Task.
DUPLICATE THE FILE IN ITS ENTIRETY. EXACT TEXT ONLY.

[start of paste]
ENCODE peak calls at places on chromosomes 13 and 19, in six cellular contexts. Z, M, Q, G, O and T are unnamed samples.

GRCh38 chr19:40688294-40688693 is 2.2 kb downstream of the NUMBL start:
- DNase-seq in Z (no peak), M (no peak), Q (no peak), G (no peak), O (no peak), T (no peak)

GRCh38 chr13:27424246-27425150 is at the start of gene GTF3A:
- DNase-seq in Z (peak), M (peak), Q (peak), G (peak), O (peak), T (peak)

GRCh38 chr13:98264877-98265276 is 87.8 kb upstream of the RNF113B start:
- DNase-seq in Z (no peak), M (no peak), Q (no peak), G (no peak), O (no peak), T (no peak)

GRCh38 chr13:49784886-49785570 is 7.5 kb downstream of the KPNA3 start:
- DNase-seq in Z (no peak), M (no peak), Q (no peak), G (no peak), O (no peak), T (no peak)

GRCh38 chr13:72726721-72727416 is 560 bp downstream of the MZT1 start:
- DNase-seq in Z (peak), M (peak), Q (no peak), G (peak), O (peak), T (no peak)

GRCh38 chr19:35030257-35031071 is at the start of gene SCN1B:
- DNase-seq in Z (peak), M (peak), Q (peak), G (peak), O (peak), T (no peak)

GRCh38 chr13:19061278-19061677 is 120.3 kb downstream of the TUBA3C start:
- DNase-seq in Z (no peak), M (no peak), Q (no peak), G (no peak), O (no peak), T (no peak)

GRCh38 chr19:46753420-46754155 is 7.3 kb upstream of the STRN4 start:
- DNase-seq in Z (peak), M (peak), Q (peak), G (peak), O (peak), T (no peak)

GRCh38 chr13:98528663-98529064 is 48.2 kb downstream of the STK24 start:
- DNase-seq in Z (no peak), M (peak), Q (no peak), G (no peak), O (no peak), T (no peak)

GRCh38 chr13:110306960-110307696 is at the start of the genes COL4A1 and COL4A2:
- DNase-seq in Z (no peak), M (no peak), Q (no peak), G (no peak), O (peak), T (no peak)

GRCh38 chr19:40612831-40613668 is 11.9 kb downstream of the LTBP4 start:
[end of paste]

ENCODE peak calls at places on chromosomes 13 and 19, in six cellular contexts. Z, M, Q, G, O and T are unnamed samples.

GRCh38 chr19:40688294-40688693 is 2.2 kb downstream of the NUMBL start:
- DNase-seq in Z (no peak), M (no peak), Q (no peak), G (no peak), O (no peak), T (no peak)

GRCh38 chr13:27424246-27425150 is at the start of gene GTF3A:
- DNase-seq in Z (peak), M (peak), Q (peak), G (peak), O (peak), T (peak)

GRCh38 chr13:98264877-98265276 is 87.8 kb upstream of the RNF113B start:
- DNase-seq in Z (no peak), M (no peak), Q (no peak), G (no peak), O (no peak), T (no peak)

GRCh38 chr13:49784886-49785570 is 7.5 kb downstream of the KPNA3 start:
- DNase-seq in Z (no peak), M (no peak), Q (no peak), G (no peak), O (no peak), T (no peak)

GRCh38 chr13:72726721-72727416 is 560 bp downstream of the MZT1 start:
- DNase-seq in Z (peak), M (peak), Q (no peak), G (peak), O (peak), T (no peak)

GRCh38 chr19:35030257-35031071 is at the start of gene SCN1B:
- DNase-seq in Z (peak), M (peak), Q (peak), G (peak), O (peak), T (no peak)

GRCh38 chr13:19061278-19061677 is 120.3 kb downstream of the TUBA3C start:
- DNase-seq in Z (no peak), M (no peak), Q (no peak), G (no peak), O (no peak), T (no peak)

GRCh38 chr19:46753420-46754155 is 7.3 kb upstream of the STRN4 start:
- DNase-seq in Z (peak), M (peak), Q (peak), G (peak), O (peak), T (no peak)

GRCh38 chr13:98528663-98529064 is 48.2 kb downstream of the STK24 start:
- DNase-seq in Z (no peak), M (peak), Q (no peak), G (no peak), O (no peak), T (no peak)

GRCh38 chr13:110306960-110307696 is at the start of the genes COL4A1 and COL4A2:
- DNase-seq in Z (no peak), M (no peak), Q (no peak), G (no peak), O (peak), T (no peak)

GRCh38 chr19:40612831-40613668 is 11.9 kb downstream of the LTBP4 start: